Chimps, gorillas, orangutans and a few other critters can learn sign language, but, even with the device they are quite limited in their ability to communicate. Maybe they can tell you what they want or what an object is. In terms of having a meaningful conversation about what it feels like to be a chimp, gorilla or orangutan, though, we can forget it. They don’t have the right brain structure for using language with any degree of sophistication.
More than anything else, our human capacity for speaking, because of the structure of our brains, sets us apart from all the other creatures on the planet. The more people talk to each other, striving to understand and to be understood, the more “human” they become. Our humanity improves as relationships grow more harmonious. In Genesis, Adam is the only creature given the capacity to name the animals and thereby have dominion over them. In the beginning was, well, the word.
Other life forms can and do communicate, some with considerable sophistication. Bees, dolphins and even the great apes do creditable jobs of sharing information. But humans are the only beings on earth that can communicate symbolically. That is, we can picture things that are not right before us and discuss them.
For example, I can say or write “Red bicycle leaning against a Christmas tree” and other English speakers and readers get the picture clearly. It is a symbolic utterance and it transfers a clear picture of something that is not really there.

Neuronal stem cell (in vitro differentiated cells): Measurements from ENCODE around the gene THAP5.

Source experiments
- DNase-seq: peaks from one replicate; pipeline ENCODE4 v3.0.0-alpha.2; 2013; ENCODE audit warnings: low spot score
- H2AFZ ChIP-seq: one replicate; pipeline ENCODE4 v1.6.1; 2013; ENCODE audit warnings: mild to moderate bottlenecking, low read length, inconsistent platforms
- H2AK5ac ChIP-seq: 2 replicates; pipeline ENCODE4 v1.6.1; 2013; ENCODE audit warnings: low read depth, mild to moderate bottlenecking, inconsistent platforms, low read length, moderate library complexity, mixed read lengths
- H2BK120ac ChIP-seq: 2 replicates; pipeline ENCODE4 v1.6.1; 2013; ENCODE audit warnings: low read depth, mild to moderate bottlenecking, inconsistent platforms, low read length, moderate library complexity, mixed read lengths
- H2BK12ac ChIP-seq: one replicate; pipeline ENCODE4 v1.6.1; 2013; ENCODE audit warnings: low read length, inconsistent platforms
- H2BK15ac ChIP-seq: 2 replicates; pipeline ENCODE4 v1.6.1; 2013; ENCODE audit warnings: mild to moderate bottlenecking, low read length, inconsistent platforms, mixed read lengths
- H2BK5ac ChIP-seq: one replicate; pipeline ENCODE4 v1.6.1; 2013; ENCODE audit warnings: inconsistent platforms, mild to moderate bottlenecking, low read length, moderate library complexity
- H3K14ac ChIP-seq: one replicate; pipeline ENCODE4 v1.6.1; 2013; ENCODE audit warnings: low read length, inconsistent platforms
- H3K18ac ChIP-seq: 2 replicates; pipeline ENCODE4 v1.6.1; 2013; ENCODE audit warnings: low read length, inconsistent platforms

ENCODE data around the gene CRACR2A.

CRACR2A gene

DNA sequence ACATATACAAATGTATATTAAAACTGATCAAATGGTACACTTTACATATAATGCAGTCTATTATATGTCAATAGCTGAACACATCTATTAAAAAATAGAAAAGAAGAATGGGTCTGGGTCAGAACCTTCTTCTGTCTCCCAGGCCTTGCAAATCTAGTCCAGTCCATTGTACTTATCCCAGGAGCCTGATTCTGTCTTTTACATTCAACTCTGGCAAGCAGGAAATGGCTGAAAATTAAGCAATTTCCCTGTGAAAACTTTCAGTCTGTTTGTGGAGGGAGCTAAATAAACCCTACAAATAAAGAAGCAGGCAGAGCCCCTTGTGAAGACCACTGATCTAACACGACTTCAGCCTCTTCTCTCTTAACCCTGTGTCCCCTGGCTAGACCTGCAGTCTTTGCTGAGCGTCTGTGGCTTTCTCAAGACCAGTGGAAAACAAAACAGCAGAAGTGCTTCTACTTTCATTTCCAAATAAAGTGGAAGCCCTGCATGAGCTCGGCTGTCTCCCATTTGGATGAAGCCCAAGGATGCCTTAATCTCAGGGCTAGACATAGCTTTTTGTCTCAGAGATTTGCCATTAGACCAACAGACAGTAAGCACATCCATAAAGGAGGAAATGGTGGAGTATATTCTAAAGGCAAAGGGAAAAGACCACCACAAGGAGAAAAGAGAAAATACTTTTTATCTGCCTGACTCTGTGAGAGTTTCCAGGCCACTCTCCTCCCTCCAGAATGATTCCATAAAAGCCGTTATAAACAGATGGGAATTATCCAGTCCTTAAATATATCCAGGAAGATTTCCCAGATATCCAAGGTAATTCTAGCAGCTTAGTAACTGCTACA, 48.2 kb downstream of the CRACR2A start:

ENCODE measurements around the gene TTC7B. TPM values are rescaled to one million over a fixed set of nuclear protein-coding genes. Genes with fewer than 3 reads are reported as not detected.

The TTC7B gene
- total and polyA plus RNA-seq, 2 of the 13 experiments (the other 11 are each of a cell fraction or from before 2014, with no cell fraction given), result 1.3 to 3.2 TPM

Some may see a Schwinn and others a Huffy. Perhaps one sees a cedar and another an artificial Christmas tree. But, in general, my verbal statement causes others to vicariously experience my mental picture in their minds’ eye. It is the miracle of symbolic image transfer.
Language requires us to create in our minds eye what is spoken or read. One reason movies made from novels are seldom as enjoyable as the original book is that we like participating in the author’s creativity. We half perceive, half create as we read. By their nature, movies have to nail scenes down to a single interpretation, limiting possibilities and stifling imagination. There have been attempts to give multiple views in movies, such as in suspenseful courtroom sagas, but, overall, movies do not require much participation in the creation of imagery.
Further, our desirable participation in the creative process makes for interesting and lively conversation. As two people talk, each systematically reduces uncertainty in the other’s mind, until they see eye to eye. Thus, conversation becomes the basis of real community. Even when we don’t agree, with good language skills, we can at least make the other see our point of view.
What would happen to community if all humans spoke the same tongue? Would one world language help form a more homogeneous global community?
We may know the answer to that question in a few decades. Even today, English is considered to be the worldwide language of business and transportation. Though there are more people speaking Mandarin Chinese on the planet than any other language, I understand that English teachers are very much in demand in China. English has over 600,000 words, thanks to the entire French vocabulary being dumped into our original Germanic tongue after the Norman Conquest of 1066. No other language on the planet comes close to that number of words.